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Alumni Opinion: The trouble with the correction union: It’s a cheerleader for mass incarceration

BPI Alumnus Darren Mack ’13 writes about the Correction Officers Benevolent Association and its role in opposing recent efforts to close Rikers Island. His op-ed was first published in the New York Daily News and is reproduced below.

For the past few months, the tragedy of Rikers has been on full display. In truth, Rikers has long been a factory of human misery. This current crisis, paradoxically, comes at a time when the city’s Department of Correction is under probably the most progressive leadership in its history.

But many reformers have over many years tried to correct this agency; the entrenched culture of DOC and Rikers Island defeated them. One significant, consistent obstacle has been decades of corrupt and short-sighted leadership from the union that represents the guards, the Correction Officers Benevolent Association.

The core problem is that COBA, and law enforcement unions more generally, operate more as pro-mass incarceration lobbying groups than as entities concerned with the well-being of their members, vehemently opposing every effort to curb the excesses of the carceral system. In just the past few years, COBA has railed against Raise the Agebail reform and limiting solitary confinement. They’ve also advocated to keep Rikers open, while COBA’s own members have said that they’ve been sickened by toxic chemicals from the landfill the Rikers jails are built on.

Correction Officers Benevolent Association President, Benny Boscio Jr. (GREGG VIGLIOTTI/for New York Daily News)

Why does COBA want its members to stay there? Likely because an entire 400-acre island devoted to incarceration helps justify and enable more incarceration.

According to a report by the Department of Investigation, many DOC guards in fact have family members who are or have been incarcerated. In this case, there is not actually such a bright line between “us” and “them.” It begs the question of why COBA is so determined to dehumanize people who have experienced incarceration — from their insistence on referring to everyone detained at Rikers, including the thousands awaiting trial, as violent criminals, to their response to the recent hiring of Deputy Commissioner Stanley Richards, which suggested that his previous incarceration made him unfit for a leadership role at DOC.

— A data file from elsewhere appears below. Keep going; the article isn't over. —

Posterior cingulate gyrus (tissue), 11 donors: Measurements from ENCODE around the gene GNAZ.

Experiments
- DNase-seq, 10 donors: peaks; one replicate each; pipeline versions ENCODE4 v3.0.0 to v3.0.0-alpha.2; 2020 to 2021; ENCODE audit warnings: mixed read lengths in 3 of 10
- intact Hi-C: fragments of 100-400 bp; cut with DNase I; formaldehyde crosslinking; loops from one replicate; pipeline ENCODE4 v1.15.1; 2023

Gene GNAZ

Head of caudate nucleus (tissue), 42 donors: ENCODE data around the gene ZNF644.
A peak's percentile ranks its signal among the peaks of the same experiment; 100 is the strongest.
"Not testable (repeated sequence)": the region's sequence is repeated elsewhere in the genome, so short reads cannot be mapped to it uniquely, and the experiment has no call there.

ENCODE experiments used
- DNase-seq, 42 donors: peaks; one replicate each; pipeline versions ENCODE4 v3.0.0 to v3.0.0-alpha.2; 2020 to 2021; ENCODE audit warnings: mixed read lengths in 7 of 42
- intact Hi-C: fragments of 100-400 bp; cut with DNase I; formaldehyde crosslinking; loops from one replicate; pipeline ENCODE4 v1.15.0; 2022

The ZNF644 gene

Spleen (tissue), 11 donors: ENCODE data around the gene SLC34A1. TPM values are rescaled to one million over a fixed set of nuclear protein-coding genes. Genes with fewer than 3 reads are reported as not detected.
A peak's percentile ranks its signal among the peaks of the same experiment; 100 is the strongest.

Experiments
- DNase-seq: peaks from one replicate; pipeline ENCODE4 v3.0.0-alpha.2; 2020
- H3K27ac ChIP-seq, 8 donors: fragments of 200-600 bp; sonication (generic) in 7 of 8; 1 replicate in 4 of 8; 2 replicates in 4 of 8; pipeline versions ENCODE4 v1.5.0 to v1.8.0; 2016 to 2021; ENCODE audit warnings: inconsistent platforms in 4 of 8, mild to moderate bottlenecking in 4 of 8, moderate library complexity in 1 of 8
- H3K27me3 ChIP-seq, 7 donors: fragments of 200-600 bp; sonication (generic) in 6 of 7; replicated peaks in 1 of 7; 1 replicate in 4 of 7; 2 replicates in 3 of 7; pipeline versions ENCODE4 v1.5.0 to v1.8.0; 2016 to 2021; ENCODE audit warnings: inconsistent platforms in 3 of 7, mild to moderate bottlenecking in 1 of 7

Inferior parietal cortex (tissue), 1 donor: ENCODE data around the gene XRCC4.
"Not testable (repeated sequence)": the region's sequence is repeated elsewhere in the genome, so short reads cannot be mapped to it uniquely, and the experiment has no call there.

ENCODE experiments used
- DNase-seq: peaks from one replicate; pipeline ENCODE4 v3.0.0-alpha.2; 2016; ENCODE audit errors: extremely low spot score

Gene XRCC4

COBA has shown that it views its members in the same way it views incarcerated people — as one-dimensional and incapable of change. They have argued that their members’ “hands are tied” because the Nunez federal consent degree has limited their ability to use force. It must be noted why the federal government brought a lawsuit against DOC: because incarcerated people, including teenagers, were being subjected to excessive levels of violence, including head strikes, painful escort techniques, improper use of chemical spray and force disproportionate to the actual threat.

Clearly, we cannot return to that. What DOC staff need instead is to learn a new approach. But COBA President Benny Boscio does not seem to think they are capable. Officers who believe in a rehabilitative approach, who believe in closing Rikers, who don’t want to see their own children targeted by systems of mass incarceration, have voiced that. But those are not the voices COBA chooses to represent.

To understand COBA, we need to connect the systemic racism in law enforcement unions with their antecedents in American history. In many ways, law enforcement unions are a contradiction in terms. Historically, law enforcement has been the enemy both of the labor movement and people of color since at least the Civil War. With the permission given to them to inflict violent control on civilians, the scope of police officers’ work is fundamentally different from that of teachers, factory workers or even other first responders like firefighters. Law enforcement unions often define themselves in opposition to the people they are purported to serve. In practice, that has meant that COBA’s interpretation of workers’ rights is at odds with the human rights of the people entrusted to their “care.”

COBA in particular has never aligned itself with the labor movement or any social justice movements. During the uprisings for Black lives in the summer of 2020, when the NYPD was making mass arrests of peaceful protestors, they called on DOC to help them, bringing in Corrections buses to transport people. Despite representing a membership mostly of Black and Brown people, COBA expressed no concern with this. That’s in stark contrast to the Transport Workers Union, whose members refused to have their buses used by the NYPD to suppress a movement for racial justice.

Like the reactionary, revisionist forces we have seen rising in our national politics, COBA’s regressive leadership advocates for a mythical past when the jails were great because guards could abuse incarcerated people with impunity.

The bottom line is this: The prison-industrial complex is and has always been at odds with the labor movement, whose leaders have made it perfectly clear where their loyalties lie: with the victims of mass incarceration, not its facilitators. COBA may use the language of labor, but it is not defending the rights of its workers. It is defending the system of mass incarceration that continues to give them influence.

Mack, who was incarcerated at Rikers Island for 19 months, is co-director at Freedom Agenda.

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